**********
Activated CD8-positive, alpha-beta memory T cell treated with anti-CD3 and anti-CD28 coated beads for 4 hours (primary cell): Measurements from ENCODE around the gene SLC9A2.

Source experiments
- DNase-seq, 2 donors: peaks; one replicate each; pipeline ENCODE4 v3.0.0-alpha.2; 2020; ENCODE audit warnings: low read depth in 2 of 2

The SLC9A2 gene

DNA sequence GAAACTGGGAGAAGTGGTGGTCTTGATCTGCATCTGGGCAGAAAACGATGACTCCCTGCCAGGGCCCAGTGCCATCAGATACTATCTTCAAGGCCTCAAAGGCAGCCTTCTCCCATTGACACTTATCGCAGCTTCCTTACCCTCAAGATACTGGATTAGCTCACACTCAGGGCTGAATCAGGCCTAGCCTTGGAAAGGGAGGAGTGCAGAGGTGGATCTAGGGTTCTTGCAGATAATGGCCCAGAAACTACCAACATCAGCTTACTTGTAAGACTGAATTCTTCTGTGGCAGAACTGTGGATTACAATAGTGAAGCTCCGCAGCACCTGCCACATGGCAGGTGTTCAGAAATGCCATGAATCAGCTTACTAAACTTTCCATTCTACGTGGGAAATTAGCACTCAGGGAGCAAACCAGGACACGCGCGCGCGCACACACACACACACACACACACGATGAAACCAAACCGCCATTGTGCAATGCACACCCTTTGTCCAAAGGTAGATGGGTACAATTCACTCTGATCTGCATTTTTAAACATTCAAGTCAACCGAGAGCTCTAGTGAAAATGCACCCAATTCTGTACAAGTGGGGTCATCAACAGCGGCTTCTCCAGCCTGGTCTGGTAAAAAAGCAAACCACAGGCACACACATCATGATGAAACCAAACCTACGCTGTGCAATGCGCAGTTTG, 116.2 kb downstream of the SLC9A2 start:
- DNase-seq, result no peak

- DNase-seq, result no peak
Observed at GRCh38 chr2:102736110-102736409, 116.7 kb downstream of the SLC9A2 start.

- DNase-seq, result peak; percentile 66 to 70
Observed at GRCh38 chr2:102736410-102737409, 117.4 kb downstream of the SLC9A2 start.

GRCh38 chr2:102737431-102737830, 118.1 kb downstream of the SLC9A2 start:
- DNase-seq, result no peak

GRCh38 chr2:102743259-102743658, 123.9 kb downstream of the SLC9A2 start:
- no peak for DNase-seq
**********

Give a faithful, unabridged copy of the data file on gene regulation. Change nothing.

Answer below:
Activated CD8-positive, alpha-beta memory T cell treated with anti-CD3 and anti-CD28 coated beads for 4 hours (primary cell): Measurements from ENCODE around the gene SLC9A2.

Source experiments
- DNase-seq, 2 donors: peaks; one replicate each; pipeline ENCODE4 v3.0.0-alpha.2; 2020; ENCODE audit warnings: low read depth in 2 of 2

The SLC9A2 gene

DNA sequence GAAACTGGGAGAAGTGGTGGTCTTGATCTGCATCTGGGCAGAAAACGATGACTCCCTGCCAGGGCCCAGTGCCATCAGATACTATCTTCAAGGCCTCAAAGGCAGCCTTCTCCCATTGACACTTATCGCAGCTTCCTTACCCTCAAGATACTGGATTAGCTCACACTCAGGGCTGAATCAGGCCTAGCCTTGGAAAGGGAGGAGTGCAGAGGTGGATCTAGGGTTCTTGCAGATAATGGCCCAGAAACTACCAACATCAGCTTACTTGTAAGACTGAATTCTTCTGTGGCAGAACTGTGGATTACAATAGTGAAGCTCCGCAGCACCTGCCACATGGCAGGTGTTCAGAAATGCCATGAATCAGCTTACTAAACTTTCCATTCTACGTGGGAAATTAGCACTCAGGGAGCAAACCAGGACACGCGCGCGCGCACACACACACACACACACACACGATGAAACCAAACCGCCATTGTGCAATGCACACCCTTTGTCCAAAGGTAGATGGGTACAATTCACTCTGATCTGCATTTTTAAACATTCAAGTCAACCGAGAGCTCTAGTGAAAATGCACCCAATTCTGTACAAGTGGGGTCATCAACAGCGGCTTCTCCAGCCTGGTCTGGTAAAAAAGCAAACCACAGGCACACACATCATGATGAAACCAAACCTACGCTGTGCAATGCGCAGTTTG, 116.2 kb downstream of the SLC9A2 start:
- DNase-seq, result no peak

- DNase-seq, result no peak
Observed at GRCh38 chr2:102736110-102736409, 116.7 kb downstream of the SLC9A2 start.

- DNase-seq, result peak; percentile 66 to 70
Observed at GRCh38 chr2:102736410-102737409, 117.4 kb downstream of the SLC9A2 start.

GRCh38 chr2:102737431-102737830, 118.1 kb downstream of the SLC9A2 start:
- DNase-seq, result no peak

GRCh38 chr2:102743259-102743658, 123.9 kb downstream of the SLC9A2 start:
- no peak for DNase-seq